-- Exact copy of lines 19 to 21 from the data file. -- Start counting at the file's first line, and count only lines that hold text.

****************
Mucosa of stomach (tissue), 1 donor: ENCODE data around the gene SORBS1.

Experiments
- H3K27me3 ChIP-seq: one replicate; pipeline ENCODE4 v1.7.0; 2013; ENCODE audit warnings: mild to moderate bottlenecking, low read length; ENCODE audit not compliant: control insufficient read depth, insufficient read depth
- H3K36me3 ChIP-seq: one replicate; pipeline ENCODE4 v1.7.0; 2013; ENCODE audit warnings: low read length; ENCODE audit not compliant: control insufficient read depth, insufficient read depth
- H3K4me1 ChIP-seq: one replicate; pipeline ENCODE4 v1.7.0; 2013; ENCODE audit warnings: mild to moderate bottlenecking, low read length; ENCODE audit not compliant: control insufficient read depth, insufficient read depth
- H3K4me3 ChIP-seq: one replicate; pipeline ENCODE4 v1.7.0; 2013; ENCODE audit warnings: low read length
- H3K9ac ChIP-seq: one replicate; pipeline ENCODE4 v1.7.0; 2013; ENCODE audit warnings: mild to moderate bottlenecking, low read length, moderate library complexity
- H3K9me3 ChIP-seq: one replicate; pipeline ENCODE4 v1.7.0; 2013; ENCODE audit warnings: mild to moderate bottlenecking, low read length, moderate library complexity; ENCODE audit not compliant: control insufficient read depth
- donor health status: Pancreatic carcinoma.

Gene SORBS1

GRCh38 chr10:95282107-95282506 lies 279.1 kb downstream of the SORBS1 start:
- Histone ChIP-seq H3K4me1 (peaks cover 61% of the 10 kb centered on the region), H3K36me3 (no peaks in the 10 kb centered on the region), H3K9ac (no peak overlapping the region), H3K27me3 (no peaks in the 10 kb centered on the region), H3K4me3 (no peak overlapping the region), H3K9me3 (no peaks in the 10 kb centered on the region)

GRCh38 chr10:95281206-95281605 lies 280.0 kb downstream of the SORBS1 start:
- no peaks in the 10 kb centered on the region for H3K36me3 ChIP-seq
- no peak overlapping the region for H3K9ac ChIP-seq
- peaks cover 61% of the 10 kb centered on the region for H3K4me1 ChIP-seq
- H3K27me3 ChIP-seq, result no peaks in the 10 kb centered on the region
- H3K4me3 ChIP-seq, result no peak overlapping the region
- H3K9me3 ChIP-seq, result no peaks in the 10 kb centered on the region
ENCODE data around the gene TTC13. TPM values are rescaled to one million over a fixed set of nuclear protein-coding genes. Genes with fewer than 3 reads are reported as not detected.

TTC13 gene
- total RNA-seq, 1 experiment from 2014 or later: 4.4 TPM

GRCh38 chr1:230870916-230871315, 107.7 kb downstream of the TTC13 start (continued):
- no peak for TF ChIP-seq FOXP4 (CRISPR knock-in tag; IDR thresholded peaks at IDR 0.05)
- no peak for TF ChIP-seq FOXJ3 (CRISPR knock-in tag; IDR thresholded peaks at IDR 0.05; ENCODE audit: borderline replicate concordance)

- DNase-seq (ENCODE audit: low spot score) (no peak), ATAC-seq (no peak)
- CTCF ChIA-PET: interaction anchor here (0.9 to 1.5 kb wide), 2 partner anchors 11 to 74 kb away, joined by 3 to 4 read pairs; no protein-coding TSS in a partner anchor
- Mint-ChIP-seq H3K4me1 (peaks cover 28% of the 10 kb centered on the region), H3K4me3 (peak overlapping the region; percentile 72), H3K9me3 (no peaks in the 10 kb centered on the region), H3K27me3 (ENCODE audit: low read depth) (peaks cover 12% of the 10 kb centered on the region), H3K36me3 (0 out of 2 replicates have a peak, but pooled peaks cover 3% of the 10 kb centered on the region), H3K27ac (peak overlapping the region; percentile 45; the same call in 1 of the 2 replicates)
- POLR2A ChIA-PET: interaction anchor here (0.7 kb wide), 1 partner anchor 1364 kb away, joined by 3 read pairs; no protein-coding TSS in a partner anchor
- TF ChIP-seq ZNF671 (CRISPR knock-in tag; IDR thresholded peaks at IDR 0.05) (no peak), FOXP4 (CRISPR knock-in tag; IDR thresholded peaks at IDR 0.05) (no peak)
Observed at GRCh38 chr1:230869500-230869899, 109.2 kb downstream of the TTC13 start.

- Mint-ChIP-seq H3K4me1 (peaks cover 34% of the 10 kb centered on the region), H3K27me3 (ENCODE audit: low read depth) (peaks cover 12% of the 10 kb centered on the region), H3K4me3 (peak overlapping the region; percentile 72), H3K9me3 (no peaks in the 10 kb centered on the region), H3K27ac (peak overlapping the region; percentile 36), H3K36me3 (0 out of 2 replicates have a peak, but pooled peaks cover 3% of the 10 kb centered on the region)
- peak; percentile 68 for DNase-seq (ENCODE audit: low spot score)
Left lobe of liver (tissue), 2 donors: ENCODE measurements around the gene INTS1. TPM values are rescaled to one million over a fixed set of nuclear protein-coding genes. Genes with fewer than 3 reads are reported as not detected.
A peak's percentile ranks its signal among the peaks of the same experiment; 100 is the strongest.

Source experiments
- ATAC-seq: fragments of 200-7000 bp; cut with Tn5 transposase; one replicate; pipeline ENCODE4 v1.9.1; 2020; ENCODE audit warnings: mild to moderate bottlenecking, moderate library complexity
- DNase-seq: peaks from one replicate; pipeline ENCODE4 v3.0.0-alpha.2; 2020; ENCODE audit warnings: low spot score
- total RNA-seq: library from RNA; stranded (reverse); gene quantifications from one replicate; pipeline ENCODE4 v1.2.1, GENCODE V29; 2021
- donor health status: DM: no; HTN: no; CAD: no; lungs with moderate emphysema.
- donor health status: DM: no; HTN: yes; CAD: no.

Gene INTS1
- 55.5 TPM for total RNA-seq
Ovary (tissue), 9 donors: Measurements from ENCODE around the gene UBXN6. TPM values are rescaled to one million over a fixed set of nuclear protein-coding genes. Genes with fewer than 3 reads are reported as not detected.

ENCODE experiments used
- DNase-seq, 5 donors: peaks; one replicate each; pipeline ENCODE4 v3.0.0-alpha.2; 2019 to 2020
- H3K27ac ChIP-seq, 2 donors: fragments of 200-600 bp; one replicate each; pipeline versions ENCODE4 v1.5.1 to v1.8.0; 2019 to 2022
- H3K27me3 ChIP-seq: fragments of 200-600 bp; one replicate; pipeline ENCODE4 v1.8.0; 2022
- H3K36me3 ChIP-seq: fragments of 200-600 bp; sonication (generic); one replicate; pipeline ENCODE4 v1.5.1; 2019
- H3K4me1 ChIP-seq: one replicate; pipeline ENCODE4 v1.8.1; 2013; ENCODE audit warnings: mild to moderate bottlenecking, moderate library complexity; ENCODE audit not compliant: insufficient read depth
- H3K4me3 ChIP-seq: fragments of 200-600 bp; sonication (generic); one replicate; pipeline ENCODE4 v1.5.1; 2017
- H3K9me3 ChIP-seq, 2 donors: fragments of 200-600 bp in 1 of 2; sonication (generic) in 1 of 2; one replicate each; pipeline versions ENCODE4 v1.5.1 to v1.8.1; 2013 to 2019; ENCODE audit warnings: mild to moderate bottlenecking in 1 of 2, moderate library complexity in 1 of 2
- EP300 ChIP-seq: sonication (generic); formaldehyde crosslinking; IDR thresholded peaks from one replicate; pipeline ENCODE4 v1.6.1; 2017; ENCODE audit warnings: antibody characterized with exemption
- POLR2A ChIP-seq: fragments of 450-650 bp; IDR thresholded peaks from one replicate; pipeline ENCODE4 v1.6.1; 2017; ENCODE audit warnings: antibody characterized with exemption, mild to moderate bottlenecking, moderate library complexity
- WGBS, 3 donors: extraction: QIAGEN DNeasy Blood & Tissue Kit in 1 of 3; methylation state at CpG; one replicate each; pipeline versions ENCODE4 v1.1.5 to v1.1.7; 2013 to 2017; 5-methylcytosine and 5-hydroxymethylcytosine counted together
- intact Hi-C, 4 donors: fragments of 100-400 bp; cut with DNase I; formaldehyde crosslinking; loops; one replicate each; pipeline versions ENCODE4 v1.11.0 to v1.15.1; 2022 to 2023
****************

- H3K9me3 ChIP-seq, result no peaks in the 10 kb centered on the region
ENCODE data around the gene TTC13. TPM values are rescaled to one million over a fixed set of nuclear protein-coding genes. Genes with fewer than 3 reads are reported as not detected.

TTC13 gene